5. Martin

    Sorry for spam – Found a workaround if anybody is having the same issue as me above: install Ubuntu onto the T100′s 500GB HDD if it has one (or onto an external USB – which you can connect through a USB hub next to the Live USB as T100 only has one USB – or onto a micro SD) , then, before installing grub, use gparted from the Live USB to copy the partition where Ubuntu is now installed into unallocated space on the mmc. Then you just have to modify the /etc/fstab file in the mmc partition. Then boot into the newly created mmc partition as described in step 4 and install grub.

  6. Fred

    a quick question: is the device finally running stable, or are there still the occasionally freezes?


  7. Xavier

    Thanks for this manual.

    I tried these steps, but unfortunately ran into a big problem.
    During Ubuntu installation, I got this error: “Error fsyncing/closing/dev/mmcblk0rpmb: Input/output error”.

    At first it seemed Ubuntu could not create all partitions (/, /home, /boot, etc) so I used Gparted to do it.

    After that I did the Ubuntu installation again and it went a bit further, before running into the same error. The disk checker that comes with Ubuntu installation does not indicate any disk issues.

    So now I cannot install Ubuntu, but my Windows partition has been formatted. I left the EFI partition untouched. And I also left the Windows recovery partition intact, but don’t know how to acces it. Pressing F9 during startup mwon’t work, as the laptop keeps indicating there is something wrong with my EFI configuration and my only option is to go into BIOS. In the boot options, the recovery disk is not (and has never been) mentioned.

    So basically, I can’t use the Asus T100TA anymore. Does anyone have some advise for me? Going through with Ubuntu or going back to Windows: does not matter as long as I can still use the tablet in any way… Many thanks in advance!

  8. Xavier

    Update to my previous comment:
    I got it to work. I made a /swap partition, and found in another tutorial that this will cause the Ubuntu installation to fail on the T100. I still got the error once in the beginning, but after ignoring that it worked fine.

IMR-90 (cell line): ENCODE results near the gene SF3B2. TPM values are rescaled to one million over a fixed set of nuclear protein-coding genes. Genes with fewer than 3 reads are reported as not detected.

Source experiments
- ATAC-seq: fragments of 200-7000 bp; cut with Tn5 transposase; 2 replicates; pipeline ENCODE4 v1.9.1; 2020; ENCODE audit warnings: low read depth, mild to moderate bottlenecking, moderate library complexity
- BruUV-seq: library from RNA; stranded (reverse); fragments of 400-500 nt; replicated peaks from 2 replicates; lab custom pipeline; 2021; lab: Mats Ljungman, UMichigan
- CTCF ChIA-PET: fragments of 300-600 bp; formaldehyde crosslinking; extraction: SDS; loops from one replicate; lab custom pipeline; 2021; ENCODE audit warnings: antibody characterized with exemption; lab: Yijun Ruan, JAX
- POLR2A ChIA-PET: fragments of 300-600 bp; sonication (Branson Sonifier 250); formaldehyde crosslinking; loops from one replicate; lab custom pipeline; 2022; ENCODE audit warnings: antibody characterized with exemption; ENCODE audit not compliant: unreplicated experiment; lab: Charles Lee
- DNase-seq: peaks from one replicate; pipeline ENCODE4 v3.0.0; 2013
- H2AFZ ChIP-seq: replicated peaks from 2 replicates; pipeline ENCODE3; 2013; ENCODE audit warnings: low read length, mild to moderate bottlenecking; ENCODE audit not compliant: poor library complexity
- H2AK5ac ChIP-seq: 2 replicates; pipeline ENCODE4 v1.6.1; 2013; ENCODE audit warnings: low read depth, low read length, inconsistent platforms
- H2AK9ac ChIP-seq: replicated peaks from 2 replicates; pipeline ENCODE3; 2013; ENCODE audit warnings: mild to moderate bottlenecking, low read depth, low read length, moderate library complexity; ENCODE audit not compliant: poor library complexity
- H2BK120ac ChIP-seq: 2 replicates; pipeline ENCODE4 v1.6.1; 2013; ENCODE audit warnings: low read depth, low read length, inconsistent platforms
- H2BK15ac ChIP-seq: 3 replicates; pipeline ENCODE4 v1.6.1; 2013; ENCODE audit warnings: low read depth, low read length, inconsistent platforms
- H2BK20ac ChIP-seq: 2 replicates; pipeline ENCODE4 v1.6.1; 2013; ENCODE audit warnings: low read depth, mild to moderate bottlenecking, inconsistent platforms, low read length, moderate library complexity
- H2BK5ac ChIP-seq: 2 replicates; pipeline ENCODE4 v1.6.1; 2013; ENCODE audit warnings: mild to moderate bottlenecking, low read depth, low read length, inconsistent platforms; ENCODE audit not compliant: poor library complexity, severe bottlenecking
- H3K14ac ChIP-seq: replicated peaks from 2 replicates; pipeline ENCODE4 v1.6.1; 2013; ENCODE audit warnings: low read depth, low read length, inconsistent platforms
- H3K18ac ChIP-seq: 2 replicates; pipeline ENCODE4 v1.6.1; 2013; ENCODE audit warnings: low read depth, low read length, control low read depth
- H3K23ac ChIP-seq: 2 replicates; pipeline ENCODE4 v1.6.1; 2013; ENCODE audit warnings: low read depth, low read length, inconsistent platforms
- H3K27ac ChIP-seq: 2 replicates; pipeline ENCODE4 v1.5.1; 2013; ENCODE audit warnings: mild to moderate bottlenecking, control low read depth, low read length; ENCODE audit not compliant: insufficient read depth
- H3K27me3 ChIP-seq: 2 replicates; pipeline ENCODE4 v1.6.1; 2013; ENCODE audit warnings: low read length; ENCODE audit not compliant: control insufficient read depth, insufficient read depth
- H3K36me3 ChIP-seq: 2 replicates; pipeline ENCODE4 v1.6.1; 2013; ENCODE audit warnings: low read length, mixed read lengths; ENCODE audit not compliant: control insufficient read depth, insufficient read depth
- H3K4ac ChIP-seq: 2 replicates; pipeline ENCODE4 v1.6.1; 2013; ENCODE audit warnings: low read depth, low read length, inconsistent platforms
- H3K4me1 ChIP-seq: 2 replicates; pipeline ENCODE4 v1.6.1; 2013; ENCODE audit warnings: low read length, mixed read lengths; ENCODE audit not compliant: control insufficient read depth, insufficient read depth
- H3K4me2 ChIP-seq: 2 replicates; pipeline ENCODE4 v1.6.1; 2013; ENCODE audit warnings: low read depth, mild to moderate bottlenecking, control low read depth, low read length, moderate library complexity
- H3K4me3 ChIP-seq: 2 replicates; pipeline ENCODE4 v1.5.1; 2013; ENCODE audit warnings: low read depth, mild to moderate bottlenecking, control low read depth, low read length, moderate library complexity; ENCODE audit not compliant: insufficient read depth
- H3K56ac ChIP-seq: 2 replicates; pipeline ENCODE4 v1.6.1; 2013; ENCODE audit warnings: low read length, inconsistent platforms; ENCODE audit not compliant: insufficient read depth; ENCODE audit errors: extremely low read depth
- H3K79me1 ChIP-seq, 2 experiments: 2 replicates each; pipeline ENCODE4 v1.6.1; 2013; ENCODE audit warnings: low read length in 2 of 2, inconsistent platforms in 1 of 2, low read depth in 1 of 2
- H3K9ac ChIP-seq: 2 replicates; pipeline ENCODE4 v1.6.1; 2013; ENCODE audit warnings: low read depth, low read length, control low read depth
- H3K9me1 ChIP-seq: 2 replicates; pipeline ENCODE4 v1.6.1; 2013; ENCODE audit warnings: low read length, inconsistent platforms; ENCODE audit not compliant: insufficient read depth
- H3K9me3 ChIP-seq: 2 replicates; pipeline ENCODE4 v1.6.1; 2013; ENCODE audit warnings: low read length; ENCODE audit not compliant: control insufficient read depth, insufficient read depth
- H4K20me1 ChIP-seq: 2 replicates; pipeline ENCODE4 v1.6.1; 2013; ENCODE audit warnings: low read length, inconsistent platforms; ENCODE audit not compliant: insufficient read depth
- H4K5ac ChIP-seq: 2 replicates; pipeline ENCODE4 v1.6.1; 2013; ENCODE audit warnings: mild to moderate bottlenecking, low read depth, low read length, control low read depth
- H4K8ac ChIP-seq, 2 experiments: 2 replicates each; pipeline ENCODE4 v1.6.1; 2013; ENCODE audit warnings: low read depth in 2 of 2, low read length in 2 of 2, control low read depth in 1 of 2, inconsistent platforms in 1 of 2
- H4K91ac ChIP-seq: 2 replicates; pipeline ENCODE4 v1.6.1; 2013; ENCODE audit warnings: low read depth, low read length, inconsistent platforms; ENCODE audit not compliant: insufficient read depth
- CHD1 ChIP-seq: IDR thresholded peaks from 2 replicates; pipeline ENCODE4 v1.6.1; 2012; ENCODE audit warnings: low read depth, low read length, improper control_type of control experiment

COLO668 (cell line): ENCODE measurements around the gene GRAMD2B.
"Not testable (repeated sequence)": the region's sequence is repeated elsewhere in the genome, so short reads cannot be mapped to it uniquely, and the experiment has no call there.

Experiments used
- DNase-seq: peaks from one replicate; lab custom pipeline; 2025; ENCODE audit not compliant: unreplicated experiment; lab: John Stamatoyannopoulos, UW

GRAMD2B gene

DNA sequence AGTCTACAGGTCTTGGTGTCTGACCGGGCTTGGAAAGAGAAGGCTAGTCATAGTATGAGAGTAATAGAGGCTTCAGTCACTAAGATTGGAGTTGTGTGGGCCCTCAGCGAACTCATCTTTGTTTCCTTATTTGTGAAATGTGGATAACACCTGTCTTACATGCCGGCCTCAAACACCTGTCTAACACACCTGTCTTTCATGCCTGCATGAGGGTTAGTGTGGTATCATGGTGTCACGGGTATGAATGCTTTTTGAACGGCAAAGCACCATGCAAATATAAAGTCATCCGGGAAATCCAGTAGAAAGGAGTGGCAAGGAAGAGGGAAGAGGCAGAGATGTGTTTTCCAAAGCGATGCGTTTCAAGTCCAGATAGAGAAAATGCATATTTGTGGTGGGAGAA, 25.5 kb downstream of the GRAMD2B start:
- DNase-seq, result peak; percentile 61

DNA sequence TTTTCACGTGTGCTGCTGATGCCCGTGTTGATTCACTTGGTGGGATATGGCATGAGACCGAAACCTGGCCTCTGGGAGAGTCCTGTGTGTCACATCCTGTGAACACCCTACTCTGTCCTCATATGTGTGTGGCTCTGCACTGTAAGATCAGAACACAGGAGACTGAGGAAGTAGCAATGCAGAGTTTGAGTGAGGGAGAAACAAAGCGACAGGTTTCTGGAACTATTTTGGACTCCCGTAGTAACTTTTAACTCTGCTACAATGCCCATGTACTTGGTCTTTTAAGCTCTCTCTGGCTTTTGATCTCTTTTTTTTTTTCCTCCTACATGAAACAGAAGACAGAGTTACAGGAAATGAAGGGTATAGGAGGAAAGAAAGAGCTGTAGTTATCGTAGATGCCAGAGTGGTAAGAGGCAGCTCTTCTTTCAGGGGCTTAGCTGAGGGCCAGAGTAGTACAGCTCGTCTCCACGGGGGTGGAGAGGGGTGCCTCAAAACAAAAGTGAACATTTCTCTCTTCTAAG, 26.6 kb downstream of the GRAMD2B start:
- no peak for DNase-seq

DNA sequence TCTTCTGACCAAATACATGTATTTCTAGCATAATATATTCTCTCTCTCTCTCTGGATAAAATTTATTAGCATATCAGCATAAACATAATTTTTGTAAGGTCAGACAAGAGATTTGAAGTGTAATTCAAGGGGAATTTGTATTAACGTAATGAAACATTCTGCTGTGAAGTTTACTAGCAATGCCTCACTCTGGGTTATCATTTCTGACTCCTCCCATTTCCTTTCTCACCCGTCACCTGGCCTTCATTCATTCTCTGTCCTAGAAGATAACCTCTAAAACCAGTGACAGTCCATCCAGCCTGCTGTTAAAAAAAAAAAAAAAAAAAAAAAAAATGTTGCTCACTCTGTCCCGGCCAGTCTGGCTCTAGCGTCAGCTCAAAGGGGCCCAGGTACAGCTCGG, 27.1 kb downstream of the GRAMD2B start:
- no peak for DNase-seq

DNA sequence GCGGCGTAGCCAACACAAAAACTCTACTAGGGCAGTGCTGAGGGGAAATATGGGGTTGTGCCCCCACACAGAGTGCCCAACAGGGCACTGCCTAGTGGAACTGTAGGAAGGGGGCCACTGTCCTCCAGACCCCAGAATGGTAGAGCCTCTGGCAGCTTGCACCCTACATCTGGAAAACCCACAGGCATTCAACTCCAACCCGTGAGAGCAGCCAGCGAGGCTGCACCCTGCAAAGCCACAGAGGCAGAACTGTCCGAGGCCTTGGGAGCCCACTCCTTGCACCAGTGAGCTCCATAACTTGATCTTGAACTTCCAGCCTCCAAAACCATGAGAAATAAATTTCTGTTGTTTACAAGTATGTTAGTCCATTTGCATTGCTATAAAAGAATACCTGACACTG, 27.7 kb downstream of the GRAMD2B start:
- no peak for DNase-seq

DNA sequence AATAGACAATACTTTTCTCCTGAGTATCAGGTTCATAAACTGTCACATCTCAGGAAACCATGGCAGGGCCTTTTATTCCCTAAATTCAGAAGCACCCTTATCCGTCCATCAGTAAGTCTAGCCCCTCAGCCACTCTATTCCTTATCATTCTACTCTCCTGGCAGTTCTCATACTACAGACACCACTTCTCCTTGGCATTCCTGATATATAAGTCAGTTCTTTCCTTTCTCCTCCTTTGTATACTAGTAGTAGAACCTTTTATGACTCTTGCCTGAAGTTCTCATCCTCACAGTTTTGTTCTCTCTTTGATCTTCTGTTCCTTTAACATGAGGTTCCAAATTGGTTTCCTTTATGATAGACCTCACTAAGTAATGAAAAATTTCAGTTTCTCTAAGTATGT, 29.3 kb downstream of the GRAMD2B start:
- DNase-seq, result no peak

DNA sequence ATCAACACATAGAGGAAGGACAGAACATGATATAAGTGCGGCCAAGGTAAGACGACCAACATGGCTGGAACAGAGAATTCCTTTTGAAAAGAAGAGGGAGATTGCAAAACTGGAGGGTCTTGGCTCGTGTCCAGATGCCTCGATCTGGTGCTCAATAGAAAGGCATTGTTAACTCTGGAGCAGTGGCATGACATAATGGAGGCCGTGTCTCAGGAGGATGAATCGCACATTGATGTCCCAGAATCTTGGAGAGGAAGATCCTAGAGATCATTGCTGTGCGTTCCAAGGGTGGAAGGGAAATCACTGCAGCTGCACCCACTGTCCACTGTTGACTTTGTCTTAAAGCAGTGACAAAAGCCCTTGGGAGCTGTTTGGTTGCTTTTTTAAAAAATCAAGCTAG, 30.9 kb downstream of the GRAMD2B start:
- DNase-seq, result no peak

However, now I am stuck at step 5 (wifi connectivity). After following the mentioned steps, the T100 will recognize my wifi network but won’t connect to it. I tried using my phone as wifi hotspot (to 4G network) , but same result. Does anyone have experience with this error?

  9. Pol

    Everything works on my T100TAM with Mint 17.3 EXCEPT for sound. I have copied the t100_B.state to /var/lib/alsa/asound.state. It did not work.

    if anyone could help, it would be greatly appreciated.

  10. Fantastic, thanks! I have a Linx 1010B tablet with a similar set of hardware, and this guide has definitely helped me get started with getting Linux on to it.

  11. Martin

    I tried your how to on my t100chi, my /boot/ is mmcblk0p2, here I found after installation vmlinuz-4.2.0-16-generic, when I type
    linux (hd1,gpt2)/boot/vmlinuz-4.2.0-16-generic root=/dev/mmcblk0p2 I get error: file /boot/vmlinuz-4.2.0-16-generic not found. What am I doing wrong? Thanks, Martin

  12. Cameron

    I installed grub and changed GRUB_CMDLINE_LINUX_DEFAULT to “intel_idle.max_cstate=0 quiet splash” then updated grub. When i reboot there is no boot option for ubuntu and windows boot manager just tells me my PC needs to be repaired. What am i doing wrong?

  13. nick

    same problem as martin^ linux (hd1,gpt2)/boot/vmlinuz-4.2.0-27-generic root=/dev/mmcblk0p2
    linux (hd1,gpt2)/boot/initrid.img-4.2.0-27-generic
    error: invalid magic number

    dont know what else to do

  14. Kierqn

    Had the same problem as Martin until I realised that the commands

    linux (hd1,gpt7)/boot/mvllinuz-xxx

    root =/dev/mmcblk0p7

    should be on the same line separated by a space.

    I am now having the same problem as Xavier, my wifi is being recognised but I can’t connect to it. It is strange because I carried out these same commands, whilst running off the usb stick, and the wifi worked fine!

  15. Truls

    I have the same problem as Cameron above. But mine just automatically boots into BIOS, and when exiting, it just returns to BIOS again – unless I plug in the USB stick, then it can boot of that…

  16. Kieran

    Actually the Wifi works intermittently, often after I have deactivated and reactivated network, or wifi, it will start and work for some time.

    Also when following the sound card procedure, it reported that no sound card was detected and the sound still does not work.

    I realise the above instructions were focused on 15.10 version and I installed Ubuntu 14.04.3 as the 15.10 installer just never seemed to able to complete an installation without halting on the memory errors. Not sure if this might be the cause of the trouble.